How Strava continues to change cycling

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Even if you’re not signed up to Strava you’ll be well aware of what it is and what an impact the San Francisco-based start-up has had on cycling culture in the short period it’s been around.
The phrases “Segment hunter” and “If it isn’t on Strava it never happened” are now regally heard on bunch rides, in coffee shops and bantered around social media sites. Strava has, for many people, changed the face of cycling. It’s become part and parcel of training and riding.
CyclingTips’ roving reporter Dave Everett headed to Strava’s San Francisco offices recently to learn more about the company’s growth since last time we spoke to them, and where the company is headed from here.

For a company that has only been in existence since 2009 Strava’s had a profound impact on the sport. For some it’s added to and aided their training routine, helping to easily track cycling performance and allow riders to compare themselves to one another. It’s carved out and created a new scene within cycling — for many, going out and claiming KOMs and QOMs is what a ride is all about.

You only need to look at the leaderboards on any of the challenges that Strava sets up — whether that’s the FebFifteen or a climbing challenge — to see that people now use it as a motivational tool. I’m sure in many cases the cyclists who sit atop these leaderboards wouldn’t have completed the crazy distances or elevation gain were it not for the online competition.

I’ve been using the site for four years and in that time I’ve seen the the site change from a platform that originally felt like it was predominately for reviewing personal performances and tracking training, to what it is now — a thriving social community that spills from the online world into our everyday cycling world (and back again).

Strava’s offices are just as you’d expect from a rapidly growing start up. Minimalist and open, a multitude of Apple computers sit on desks with staff busily analysing the data that fills the screens. Painted from floor to ceiling at the far end of the office space is the company logo in its bright orange and white lettering.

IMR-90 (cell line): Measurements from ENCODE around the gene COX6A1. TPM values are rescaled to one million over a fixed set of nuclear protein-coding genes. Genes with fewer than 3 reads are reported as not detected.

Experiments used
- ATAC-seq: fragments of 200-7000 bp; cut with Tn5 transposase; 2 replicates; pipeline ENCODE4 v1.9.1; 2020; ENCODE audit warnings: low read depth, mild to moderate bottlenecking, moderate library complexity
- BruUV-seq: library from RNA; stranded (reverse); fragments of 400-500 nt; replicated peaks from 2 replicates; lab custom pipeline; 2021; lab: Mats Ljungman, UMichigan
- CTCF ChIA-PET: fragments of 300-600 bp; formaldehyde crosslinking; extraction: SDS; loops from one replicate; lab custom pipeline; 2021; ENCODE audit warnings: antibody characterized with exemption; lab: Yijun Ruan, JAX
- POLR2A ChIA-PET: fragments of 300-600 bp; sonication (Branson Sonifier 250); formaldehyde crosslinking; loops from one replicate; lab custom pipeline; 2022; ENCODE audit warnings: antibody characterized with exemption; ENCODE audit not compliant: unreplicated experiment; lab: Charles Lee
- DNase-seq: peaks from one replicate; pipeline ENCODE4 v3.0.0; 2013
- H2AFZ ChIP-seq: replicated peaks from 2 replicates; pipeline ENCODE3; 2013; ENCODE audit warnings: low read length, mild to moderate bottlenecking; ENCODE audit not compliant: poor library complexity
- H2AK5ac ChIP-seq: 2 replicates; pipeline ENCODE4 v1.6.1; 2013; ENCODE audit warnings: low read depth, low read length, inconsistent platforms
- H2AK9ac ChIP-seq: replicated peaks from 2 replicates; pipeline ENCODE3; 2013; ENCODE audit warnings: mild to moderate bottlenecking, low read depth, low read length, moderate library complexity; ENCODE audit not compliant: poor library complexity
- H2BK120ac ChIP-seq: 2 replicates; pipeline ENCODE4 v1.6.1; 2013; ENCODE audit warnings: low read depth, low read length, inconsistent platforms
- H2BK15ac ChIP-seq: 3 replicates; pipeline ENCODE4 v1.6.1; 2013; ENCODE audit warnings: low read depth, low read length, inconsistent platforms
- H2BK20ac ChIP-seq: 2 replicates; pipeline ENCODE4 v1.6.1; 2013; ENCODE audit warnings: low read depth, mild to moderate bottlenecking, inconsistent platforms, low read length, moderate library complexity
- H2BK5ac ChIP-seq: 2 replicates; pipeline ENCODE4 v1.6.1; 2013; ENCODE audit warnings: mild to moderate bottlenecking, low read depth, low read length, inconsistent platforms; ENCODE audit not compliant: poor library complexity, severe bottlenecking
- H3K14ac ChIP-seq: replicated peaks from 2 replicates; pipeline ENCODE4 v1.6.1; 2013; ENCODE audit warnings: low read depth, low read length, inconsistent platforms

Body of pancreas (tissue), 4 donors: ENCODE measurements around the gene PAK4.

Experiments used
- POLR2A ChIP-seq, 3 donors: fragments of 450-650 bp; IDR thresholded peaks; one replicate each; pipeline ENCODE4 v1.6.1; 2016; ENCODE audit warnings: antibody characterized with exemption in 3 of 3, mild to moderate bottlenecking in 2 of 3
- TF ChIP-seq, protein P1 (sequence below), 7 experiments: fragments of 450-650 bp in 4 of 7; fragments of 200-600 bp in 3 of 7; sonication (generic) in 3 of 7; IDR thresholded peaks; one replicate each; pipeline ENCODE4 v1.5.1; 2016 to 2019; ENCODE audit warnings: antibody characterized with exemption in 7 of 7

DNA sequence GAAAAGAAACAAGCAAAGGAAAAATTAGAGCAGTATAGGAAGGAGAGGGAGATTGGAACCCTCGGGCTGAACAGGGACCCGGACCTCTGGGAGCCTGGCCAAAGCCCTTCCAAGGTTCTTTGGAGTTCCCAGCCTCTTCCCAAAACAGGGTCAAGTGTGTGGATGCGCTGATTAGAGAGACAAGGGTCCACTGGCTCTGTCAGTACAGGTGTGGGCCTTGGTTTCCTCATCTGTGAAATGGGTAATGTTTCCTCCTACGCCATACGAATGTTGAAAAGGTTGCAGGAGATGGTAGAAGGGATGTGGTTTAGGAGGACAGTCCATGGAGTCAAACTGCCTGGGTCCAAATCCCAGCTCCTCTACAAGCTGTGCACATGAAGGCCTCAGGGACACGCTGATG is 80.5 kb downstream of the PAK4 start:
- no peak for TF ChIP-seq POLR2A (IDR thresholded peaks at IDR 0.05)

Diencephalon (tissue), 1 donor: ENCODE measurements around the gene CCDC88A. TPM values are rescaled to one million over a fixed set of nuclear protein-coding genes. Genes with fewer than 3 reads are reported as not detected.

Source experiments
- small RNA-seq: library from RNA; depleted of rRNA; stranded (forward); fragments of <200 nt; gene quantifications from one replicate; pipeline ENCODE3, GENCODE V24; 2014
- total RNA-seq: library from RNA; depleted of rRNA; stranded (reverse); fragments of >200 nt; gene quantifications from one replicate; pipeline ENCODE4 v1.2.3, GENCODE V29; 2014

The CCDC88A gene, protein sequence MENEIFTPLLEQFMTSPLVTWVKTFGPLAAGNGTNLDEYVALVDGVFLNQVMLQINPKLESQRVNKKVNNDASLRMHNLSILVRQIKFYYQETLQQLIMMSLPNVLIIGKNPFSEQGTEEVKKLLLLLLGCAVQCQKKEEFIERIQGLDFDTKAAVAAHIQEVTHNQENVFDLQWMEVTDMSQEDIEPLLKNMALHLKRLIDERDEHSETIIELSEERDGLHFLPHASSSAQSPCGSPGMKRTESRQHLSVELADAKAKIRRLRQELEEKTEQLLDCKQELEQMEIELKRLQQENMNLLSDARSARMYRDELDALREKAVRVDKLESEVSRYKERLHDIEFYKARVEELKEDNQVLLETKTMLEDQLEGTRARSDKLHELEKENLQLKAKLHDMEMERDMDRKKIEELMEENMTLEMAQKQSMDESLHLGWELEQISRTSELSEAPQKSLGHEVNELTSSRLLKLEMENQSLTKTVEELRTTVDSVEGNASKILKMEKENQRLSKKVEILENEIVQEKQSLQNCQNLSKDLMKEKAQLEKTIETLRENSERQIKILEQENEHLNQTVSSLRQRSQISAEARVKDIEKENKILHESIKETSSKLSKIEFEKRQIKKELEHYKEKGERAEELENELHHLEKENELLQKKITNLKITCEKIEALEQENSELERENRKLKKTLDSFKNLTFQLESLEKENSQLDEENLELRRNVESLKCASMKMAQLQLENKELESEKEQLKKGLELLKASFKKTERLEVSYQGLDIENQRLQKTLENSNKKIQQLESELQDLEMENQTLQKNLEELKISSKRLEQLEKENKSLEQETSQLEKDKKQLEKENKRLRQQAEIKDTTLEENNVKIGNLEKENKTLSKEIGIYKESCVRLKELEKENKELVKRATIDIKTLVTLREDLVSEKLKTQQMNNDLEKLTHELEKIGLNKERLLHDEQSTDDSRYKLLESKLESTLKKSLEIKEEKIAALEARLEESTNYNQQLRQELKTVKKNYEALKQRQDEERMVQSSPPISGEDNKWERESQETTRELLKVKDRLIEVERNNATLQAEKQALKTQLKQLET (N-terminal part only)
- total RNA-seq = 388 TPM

The one major surprise for me was the sheer number of staff that are currently working in the San Francisco office. Here alone it totals 75, with a small group of three in a London office. Over in East New Hampshire there are an extra three working on the new Strava Metro data, but more on that later.

From the number of bikes hanging up in the huge bike parking area and the racks of trainers sitting close to the showers it’s clear that a large majority of the 75 staff at Strava are keen athletes.

In the communal meeting area a wall is covered in race numbers and the large kitchen shows little signs of junk food, though coffee seems to be a high priority. Clearly this is yet another area where the coffee culture of the cycling world and the IT world come together.


Around the main office space sit smaller meeting rooms, each named after a country. Fittingly, the Australian meeting room was where I was to catch up with Michael Oldenburg, Strava’s senior communications manager.

The growth of Strava has been staggering. Even though Michael wouldn’t offer up exact subscriber numbers (according to our calculations it could be as high as 7 million), he did say that three million activities are uploaded on a weekly basis. This is growing, and a third of users access the site on a daily basis.

Interestingly, while the high-pitched beep of a Garmin computer turning on is as synonymous with a start of a ride now as the sound of the clicking of cleats into pedals, according to Strava most users actually track their activity via the smartphone apps rather than on their cycling computer.


Strava’s growth in recent years has helped the company secure vital funding from various sources with the latest $18.5 million injection taking the company’s funding total to $34.6 million in its short life. I asked Strava spokesperson Michael Oldenburg how this new funding would be used.

“The additional capital allows Strava to continue to develop its leadership in the world of digital sports”, he said. “The financing will be used to continue to expand Strava’s business, focusing on two areas – growing our global community of athletes and supporting new sports”.

Even up to this point Strava hasn’t turned a profit. The company’s revenue comes from several sources: the sale of their Metro data (read more below), subscription sales of the Strava premium service and the sale of items in the Strava store, including Garmin products and a new clothing line.


But obviously investment is needed to keep the ball rolling at this stage. For any start-up, going out and securing this funding can be a tough gig, even for a company like Strava. So how do they go about securing this funding?